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Sunday, 23 November 2014

From Today's Papers 23 Nov 2014

Parrikar clears Rs 15,750 cr plan for 814 artillery guns
Defers Avro replacement, purchase of basic trainer aircraft
Ajay Banerjee
Tribune News Service

New Delhi, November 22
The Defence Ministry today revived its plan to procure additional artillery guns for the Army but deferred two critical purchases of the Indian Air Force — additional basic trainers for trainee pilots and replacement for the 50-year-old Avro transporters.

The decisions were taken after new Defence Minister Manohar Parrikar chaired his maiden meeting of the Defence Acquisition Council (DAC) this morning.

The DAC cleared the proposal to acquire 814 truck-mounted 155mm/52 calibre artillery guns for Rs 15,750 crore. In the past 25 years, the ministry cancelled tenders for such artillery guns six times due to blacklisting, allegations of corruption and single vendor scenario. Purchase in single vendor situation was not allowed till the defence procurement procedure (DPP) was amended in May 2013.

Today, the ministry decided to revive the artillery gun programme and said it will send out a fresh request for proposal which would be open to public as well as private companies.

The chances of the tender getting through are better as Indian companies are already working in tandem with their partners. L&T has a tie-up with Nexter of France, TATA with Denel of South Africa while Pune-based Kalyani group has a tie-up with Elbit of Israel. The Russians are already working with the Ordnance Factory Board.

The artillery guns would be procured as per the “buy and make” procedure introduced last year under which 100 such guns would be bought off the shelf while 714 would be made in India. It will be the second major artillery programme since the 1987 Bofors deal.

The first in this programme would be Dhanush or indigenous Bofors, which is in its final stages. The Director General Quality Assurance (DGQA) is carrying out final metallurgy tests before the gun is inducted. The Ordnance Factory Board, a unit of the Ministry of Defence, has produced the gun and the Army has ordered 144 of these with the provision to get another 400.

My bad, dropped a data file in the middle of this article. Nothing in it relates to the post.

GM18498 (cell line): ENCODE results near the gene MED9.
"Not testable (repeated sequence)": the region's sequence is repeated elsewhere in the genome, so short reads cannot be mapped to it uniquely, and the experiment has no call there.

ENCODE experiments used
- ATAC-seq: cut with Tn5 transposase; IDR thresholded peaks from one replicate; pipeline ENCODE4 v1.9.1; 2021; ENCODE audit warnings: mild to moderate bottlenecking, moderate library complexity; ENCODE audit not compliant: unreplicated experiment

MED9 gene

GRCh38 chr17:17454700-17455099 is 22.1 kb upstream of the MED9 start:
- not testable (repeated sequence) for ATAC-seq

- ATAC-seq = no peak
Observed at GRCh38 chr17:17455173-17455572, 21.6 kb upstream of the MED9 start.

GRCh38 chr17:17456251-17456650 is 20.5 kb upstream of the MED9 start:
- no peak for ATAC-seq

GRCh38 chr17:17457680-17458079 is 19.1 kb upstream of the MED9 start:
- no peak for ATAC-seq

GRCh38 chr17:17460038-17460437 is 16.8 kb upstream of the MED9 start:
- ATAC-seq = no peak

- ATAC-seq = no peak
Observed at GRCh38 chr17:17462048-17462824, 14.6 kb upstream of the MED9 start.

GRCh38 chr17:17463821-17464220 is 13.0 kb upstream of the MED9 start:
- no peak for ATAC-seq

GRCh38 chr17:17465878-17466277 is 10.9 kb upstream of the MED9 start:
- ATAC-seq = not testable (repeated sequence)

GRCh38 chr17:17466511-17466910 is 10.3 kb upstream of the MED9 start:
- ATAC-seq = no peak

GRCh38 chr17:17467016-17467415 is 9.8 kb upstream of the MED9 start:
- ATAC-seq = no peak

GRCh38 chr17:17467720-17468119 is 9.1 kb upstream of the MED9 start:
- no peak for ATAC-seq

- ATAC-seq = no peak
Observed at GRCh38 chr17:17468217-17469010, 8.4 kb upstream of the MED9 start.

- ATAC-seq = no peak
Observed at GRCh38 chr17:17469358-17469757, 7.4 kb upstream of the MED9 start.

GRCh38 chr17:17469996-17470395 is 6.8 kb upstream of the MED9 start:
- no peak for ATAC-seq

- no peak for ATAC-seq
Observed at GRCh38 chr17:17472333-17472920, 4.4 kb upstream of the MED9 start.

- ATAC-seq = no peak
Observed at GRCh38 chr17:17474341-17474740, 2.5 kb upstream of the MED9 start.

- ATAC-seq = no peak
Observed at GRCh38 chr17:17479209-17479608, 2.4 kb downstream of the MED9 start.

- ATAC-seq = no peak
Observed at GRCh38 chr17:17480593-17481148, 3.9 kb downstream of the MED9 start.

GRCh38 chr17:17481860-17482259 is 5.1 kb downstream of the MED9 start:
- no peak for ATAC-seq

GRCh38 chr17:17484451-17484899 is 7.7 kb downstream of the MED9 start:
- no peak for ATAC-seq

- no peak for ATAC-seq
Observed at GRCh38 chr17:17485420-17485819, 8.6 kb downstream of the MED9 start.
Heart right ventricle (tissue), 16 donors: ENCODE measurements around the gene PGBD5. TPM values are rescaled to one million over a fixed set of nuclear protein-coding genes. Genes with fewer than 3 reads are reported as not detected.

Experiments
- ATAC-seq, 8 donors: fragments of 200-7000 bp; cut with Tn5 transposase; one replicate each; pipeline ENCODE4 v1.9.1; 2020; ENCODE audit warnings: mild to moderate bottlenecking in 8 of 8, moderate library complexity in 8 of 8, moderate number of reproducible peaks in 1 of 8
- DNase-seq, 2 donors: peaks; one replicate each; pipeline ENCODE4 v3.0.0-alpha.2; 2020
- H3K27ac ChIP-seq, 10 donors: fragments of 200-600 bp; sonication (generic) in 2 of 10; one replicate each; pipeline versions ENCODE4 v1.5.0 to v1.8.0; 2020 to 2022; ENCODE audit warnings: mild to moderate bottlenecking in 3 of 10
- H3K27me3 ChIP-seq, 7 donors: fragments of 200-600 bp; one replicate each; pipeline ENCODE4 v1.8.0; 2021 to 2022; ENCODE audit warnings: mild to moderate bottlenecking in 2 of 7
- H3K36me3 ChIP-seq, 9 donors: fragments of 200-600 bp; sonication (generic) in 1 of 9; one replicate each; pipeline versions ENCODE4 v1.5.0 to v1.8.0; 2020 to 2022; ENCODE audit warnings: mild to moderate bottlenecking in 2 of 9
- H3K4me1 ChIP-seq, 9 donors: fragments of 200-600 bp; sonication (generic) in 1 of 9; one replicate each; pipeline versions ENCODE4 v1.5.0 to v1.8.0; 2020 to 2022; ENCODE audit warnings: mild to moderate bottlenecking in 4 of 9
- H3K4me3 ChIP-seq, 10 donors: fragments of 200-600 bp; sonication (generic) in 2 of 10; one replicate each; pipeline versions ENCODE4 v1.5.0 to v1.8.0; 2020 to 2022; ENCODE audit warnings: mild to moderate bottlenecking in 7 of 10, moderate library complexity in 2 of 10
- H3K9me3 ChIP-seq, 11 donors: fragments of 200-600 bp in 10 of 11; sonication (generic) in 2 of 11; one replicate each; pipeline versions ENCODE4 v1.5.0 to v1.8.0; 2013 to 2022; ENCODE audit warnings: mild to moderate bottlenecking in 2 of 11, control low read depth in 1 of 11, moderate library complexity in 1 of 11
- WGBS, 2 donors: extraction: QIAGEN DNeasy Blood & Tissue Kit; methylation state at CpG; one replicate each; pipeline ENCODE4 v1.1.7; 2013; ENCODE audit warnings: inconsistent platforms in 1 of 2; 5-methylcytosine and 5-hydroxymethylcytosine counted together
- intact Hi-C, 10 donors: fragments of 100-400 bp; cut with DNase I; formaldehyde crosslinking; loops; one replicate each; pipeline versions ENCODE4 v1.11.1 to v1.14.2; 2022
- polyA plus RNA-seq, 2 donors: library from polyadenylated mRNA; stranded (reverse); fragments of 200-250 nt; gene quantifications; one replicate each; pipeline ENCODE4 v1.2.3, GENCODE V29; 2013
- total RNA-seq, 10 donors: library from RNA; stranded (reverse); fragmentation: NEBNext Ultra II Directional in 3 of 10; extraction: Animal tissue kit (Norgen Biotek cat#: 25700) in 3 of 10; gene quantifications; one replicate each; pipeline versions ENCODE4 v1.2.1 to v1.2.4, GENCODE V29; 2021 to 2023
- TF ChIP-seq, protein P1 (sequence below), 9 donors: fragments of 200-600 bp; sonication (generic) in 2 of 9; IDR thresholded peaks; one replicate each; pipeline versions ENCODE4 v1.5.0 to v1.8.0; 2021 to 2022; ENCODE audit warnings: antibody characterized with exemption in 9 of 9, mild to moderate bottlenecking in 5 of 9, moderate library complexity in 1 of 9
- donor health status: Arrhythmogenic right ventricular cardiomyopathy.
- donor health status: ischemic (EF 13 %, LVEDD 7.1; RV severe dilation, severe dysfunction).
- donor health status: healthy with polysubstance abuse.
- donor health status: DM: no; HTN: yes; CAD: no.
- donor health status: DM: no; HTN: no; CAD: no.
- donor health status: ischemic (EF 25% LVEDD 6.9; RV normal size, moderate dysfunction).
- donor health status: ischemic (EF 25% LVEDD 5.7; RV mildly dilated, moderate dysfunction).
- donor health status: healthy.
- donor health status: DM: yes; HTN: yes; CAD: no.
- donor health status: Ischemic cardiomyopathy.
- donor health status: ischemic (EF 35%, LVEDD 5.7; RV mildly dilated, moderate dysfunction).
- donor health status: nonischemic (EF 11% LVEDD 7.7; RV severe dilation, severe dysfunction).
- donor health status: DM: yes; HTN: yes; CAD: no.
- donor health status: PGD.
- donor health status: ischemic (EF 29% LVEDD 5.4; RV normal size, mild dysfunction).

The decision today is a part of the Army’s Field Artillery Rationalisation Plan (FARP) formulated in 1999 that aims to have around 3,000 guns of assorted capabilities to equip around 200 artillery regiments. The DAC, meanwhile, deferred the decision on Tata Sons and Airbus to replace IAF's fleet of 56 Avro transport planes and also procurement of additional 106 Swiss Pilatus basic trainer aircraft. In case of Avro, a request for proposal was sent out to eight global companies. Except one, all companies have expressing their inability to participate in bidding, making it single vendor situation.

The proposal to acquire additional 106 Swiss Pilatus basic trainer aircraft for the IAF at an estimated cost of Rs 8,200 crore has also been deferred. The IAF is already flying the Swiss plane and has argued that it cannot have two sets of trainers.

714 to be made in India

    The artillery guns will be procured as per the “buy and make” procedure
    100 such guns will be bought off the shelf while 714 would be made in India
    The Army has not acquired artillery guns after the Bofors scam in 1987
    Ministry to issue a fresh request for proposal which will be open to public as well as private companies

First purchase in 25 yrs

In the past 25 years, the Defence Ministry has cancelled tenders for the purchase of artillery guns six times because of blacklisting, allegations of corruption and single vendor scenario. Purchase in single vendor situation was not allowed till the defence procurement procedure was amended by the government in May 2013.
Pak sheltering Dawood: Rajnath
New Delhi, November 22
Home Minister Rajnath Singh today accused Pakistan of sponsoring terrorism in India saying it was sheltering Dawood Ibrahim, who was currently staying along the Pak-Afghan border.

He said though India wanted to maintain cordial relations with Pakistan, Islamabad seemed not keen on establishing friendly relations with New Delhi.

In his address at an event, he said terrorism in India was “not home grown but is externally aided... It is from Pakistan”.